The situation is somewhat phantasmagorical: apparently, cryptocurrency mining involves fairly high technical and investment entry thresholds; and in Lebanon this business resembles artisanal gold mining with the help of a sieve and scoop. Individual entrepreneurs or small groups of people invest in several machines and look for places with a constant power supply, and whether it is legal or not does not matter in their conditions.

Twitch is a 24/7 broadcast of conversations with celebrities, generated by artificial intelligence. And this story is even stranger than it might seem at first glance

Last week, Vice discovered a real craze on Twitch: an artificial intelligence-generated endless live stream of celebrity conversations. Fake Joe Rogan, PewDiePie and others (at the time of this digest, Donald Trump and Snoop Dogg were on the air) answer questions from the same fake host, who hides behind Bashir Boumaaz, former professional gamer and creator of The Singularity Group. A group promoting the philosophy of Neuro-Spinosism or Atenism (a modern interpretation of Spinoza’s teachings that attempts to combine scientific approach and pantheism) is often called a sect and a pseudo-religion and suspected of being a fraud.

One of the stated goals of Boumaaz and the Singularity Group is to pave the way for humanity to a universal basic income through a game based on crypto-tokens. The game is called Athene AI Heroes and actually funds some of Boumaaz’s “charity startups”. These bright characters staged a performance on Twitch.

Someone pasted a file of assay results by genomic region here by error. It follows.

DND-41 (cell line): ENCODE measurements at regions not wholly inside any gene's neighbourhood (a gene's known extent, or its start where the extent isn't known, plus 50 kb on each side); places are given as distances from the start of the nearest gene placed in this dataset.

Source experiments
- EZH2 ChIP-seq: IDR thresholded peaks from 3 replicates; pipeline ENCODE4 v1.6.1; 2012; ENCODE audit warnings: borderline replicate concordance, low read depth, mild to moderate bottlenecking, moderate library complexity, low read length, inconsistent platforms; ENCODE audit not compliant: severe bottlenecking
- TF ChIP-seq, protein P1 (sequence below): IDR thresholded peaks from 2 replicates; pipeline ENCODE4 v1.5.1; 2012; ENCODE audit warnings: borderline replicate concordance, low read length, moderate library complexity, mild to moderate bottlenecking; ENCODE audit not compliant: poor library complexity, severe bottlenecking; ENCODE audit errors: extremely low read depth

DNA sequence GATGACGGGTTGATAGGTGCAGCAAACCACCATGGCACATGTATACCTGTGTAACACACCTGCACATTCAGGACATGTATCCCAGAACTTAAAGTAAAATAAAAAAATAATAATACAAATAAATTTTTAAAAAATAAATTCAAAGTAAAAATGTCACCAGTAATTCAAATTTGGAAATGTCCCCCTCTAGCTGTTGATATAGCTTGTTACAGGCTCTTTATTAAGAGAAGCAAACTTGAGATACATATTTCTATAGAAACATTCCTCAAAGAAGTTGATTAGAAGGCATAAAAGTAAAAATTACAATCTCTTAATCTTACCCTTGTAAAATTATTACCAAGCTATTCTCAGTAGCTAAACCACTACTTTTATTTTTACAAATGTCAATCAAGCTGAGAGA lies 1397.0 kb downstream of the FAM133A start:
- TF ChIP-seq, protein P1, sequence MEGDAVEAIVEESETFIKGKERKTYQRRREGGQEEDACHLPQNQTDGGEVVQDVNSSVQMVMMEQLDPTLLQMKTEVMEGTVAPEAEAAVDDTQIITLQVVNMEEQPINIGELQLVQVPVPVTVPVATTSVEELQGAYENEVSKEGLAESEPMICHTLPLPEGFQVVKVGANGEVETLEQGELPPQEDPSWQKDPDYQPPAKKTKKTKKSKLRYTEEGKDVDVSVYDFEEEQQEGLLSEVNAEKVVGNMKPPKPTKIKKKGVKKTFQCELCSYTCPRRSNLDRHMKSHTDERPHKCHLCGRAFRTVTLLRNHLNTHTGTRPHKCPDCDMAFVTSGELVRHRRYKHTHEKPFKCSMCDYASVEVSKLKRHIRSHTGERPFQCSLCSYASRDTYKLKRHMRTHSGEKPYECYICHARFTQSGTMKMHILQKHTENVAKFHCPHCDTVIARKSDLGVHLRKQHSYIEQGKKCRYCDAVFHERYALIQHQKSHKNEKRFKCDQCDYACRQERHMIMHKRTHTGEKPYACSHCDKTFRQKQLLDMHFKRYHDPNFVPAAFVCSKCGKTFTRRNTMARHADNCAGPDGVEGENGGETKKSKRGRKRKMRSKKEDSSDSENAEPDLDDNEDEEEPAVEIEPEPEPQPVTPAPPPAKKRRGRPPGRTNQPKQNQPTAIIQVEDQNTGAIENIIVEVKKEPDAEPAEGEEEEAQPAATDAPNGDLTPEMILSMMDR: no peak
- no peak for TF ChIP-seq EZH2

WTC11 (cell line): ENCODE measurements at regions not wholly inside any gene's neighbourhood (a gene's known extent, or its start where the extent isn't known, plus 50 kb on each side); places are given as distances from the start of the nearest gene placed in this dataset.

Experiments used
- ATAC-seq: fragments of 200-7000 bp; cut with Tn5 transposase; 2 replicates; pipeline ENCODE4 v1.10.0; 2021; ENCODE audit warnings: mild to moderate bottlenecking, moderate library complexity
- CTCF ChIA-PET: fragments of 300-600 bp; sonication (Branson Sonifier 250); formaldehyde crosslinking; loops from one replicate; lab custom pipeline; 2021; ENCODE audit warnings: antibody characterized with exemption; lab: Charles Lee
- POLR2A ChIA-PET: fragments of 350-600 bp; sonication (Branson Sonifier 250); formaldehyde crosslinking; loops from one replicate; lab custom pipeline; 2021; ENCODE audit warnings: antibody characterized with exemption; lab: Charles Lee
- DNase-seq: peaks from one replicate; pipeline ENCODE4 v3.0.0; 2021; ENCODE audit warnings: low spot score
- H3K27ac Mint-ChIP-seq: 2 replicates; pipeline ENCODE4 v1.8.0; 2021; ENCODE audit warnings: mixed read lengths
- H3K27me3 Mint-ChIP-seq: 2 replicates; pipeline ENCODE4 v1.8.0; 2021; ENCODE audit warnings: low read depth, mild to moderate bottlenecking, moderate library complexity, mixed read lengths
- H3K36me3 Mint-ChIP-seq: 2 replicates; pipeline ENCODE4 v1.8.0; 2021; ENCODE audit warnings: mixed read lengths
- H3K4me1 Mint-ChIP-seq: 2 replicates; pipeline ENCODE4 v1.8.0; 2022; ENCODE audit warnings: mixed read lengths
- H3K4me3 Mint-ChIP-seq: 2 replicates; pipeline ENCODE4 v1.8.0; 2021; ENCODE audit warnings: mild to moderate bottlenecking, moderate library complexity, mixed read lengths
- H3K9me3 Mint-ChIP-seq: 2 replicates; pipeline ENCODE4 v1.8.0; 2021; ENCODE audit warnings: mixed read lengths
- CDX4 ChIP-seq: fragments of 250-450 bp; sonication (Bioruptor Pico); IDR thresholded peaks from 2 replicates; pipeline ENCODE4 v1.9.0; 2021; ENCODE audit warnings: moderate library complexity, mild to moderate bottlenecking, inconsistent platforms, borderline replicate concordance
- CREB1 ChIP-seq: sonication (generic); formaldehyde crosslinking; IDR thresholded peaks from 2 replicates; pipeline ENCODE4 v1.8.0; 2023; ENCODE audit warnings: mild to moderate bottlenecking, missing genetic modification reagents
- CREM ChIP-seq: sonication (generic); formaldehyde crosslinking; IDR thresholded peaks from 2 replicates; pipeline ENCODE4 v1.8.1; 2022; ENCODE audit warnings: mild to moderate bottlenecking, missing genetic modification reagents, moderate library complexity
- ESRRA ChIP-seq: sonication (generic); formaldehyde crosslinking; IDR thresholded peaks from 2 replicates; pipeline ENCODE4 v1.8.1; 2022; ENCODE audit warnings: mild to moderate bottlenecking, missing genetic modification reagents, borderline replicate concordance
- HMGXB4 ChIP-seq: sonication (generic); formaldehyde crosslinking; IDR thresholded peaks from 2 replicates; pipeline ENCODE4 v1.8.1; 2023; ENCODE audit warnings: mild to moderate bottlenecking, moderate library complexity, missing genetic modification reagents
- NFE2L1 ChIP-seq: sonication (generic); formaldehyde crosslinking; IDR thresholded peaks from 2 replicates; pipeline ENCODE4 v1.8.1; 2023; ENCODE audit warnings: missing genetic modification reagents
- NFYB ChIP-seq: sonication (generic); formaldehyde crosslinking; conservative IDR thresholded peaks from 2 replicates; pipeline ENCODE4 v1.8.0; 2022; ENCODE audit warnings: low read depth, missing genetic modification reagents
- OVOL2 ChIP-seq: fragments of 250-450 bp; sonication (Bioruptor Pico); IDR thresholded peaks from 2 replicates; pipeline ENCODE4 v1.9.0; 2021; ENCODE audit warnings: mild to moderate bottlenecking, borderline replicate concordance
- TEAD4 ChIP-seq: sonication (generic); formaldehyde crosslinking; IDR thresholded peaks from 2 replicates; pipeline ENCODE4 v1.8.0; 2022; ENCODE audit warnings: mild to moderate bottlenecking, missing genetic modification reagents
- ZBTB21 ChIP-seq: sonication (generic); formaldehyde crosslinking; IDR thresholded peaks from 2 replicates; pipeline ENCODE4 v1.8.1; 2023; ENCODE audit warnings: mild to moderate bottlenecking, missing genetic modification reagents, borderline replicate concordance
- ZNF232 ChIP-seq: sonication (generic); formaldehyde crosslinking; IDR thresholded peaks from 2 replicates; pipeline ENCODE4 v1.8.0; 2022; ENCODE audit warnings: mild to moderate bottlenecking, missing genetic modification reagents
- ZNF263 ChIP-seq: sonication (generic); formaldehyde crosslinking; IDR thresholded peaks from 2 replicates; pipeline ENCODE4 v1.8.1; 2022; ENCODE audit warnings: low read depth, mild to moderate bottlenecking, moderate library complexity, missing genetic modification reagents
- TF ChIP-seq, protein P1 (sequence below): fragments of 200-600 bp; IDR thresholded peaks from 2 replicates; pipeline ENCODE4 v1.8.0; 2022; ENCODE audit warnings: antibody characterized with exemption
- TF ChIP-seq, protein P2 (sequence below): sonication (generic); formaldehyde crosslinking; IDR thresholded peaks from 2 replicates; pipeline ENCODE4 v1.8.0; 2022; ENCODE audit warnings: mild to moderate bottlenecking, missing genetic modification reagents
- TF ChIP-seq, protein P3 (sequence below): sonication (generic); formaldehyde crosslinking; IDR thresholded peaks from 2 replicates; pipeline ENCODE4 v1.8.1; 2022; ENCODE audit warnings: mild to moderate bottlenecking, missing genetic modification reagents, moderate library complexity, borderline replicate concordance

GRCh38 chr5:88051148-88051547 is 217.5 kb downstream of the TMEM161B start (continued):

The Twitch stream started on February 5th and went 24/7 in about two weeks. What do its participants say? But nothing: fake Rogan, for example, once said that a moose is a great example of a deer with edited genes. Well, they advertise the game Athene AI Heroes.

Broadcast moderation is multi-level: volunteers from the Singularity Group work together with AI tools. Organizers don’t want to say too much about the “secret sauce” that helps make the broadcast. All that is known is that the dialogues are generated using a combination of GPT-3 and proprietary datasets, and the deepfake videos are generated by the Singularity Group’s own development, which they created in conjunction with open source components. This is techno-romance from the big road.

The “stylist guy” could be the Twitter algorithm’s sweetheart

The Wall Street Journal reported on how Twitter’s algorithms fell in love with the “stylist guy” (originally Menswear Guy, and this is most likely a play on words, since Guy is also the character’s last name).